Leo Frank

& the Murder of 13 year old Mary Phagan

Leo Frank Case

Leo Frank, a Jewish-American manager of The National Pencil Company in Atlanta, GA, was convicted of the murder of 13 year old Mary Phagan, who was found murdered in the basement of the building. Frank was recorded to be the last person to see Phagan alive. His legal and unorganized case became the focus of the regional social, political, and racial concerns, particularly anti-semitism which became extremely influential in the case. The state's main witness, Jim Conley, a black janitor who was arrested when he was seen washing blood from a shirt, gave at least four contradictory written statements which were used as evidence in court explaining how he had helped Frank dispose of the body. In reality, Mary was sexually assaulted then brutally murder by Jim Conley. People didn't think a black man would be a able to commit a murder so complicated, which made Leo Frank a bigger target because of his religion.

With inputs from influential people such as Thomas E. Watson, a populist who wrote newspaper articles, and Hugh Dorsey, Georgia's solicitor general, many Gerogians' perspectives over the case was easily effected. Watson's article over the Leo Frank Case included accusations against Frank and Jews, which swayed many opinions including the governor's. Hugh Dorsey portrayed Leo Frank as a pedophile and successfully swayed the jury's verdict. Hate came easily for Frank in Georgia. When all court appeals had been exhausted, Frank's attorneys requested for commutation, or a reduction of a severe sentence, from Georgia's governor, John M. Slaton. Slaton reviewed the case and changed Frank's sentence to life imprisonment, thinking that his innocence would eventually be proven and he'd be set free, However, Slaton's decision angered many, leading to the kidnapping of Frank by people from Phagan's hometown and lynching.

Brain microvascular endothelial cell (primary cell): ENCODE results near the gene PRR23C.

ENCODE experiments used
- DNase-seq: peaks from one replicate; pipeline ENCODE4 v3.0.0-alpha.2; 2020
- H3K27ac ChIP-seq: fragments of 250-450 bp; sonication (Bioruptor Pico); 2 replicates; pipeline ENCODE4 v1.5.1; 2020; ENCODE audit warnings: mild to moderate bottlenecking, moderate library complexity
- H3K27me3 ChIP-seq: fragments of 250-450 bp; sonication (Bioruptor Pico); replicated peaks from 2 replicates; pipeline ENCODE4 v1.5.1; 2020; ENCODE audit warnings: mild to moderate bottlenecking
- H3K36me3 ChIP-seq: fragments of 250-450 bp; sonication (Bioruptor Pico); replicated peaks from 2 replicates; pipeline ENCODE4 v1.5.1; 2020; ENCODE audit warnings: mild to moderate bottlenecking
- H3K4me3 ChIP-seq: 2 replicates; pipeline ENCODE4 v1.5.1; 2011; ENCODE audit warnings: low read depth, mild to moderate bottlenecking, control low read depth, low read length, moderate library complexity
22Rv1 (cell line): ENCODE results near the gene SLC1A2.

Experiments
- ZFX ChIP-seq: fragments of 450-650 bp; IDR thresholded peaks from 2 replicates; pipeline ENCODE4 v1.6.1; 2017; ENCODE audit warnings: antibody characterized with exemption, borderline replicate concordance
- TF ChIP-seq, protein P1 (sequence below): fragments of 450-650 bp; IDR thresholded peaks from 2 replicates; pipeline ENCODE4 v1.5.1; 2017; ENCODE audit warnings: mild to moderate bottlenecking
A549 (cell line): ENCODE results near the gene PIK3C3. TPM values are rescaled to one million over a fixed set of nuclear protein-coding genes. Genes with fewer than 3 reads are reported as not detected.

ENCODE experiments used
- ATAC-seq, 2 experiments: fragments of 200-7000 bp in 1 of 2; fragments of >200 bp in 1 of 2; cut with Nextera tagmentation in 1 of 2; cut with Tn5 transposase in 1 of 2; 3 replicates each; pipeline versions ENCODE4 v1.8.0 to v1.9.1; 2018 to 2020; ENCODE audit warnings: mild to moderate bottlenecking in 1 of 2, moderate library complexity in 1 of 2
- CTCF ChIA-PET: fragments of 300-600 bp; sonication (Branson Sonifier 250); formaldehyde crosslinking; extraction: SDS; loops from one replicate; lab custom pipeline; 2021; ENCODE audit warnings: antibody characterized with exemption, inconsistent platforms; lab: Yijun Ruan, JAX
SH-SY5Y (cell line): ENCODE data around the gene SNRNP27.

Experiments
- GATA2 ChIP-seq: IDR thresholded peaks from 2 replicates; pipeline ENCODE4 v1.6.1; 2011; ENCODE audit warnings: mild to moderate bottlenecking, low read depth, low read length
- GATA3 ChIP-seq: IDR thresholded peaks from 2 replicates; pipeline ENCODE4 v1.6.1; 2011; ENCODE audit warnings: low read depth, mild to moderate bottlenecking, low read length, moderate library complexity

Timeline

  • April 26, 1913: Mary Phagan, employee of the National Pencil Company in Atlanta Georgia, enters the factory to receive her pay.

  • April 27, 1913: Phagan was found and identified in the basement of the factory by Fulton County police after a report was listed.

  • April 29, 1913: Leo Frank is arrested and charged with the murder of Mary Phagan.

  • August 1913: Over the course of a three-week trial, Leo Frank is not only convicted of the murder of Mary Phagan, but is also sentenced to be hanged.

  • April 19, 1915: Following a series of appeals, the Supreme Court in a 7-2 vote rejects Leo Frank’s final murder conviction appeal.

  • August 16, 1915: Residents of Mary Phagan’s hometown kidnap Leo Frank from the state prison and lynch him.

Additional Information/Evidence

These notes were written by Jim Conley, the African American janitor who worked at the company and was a key witness in the case. They were found near Mary Phagan's body.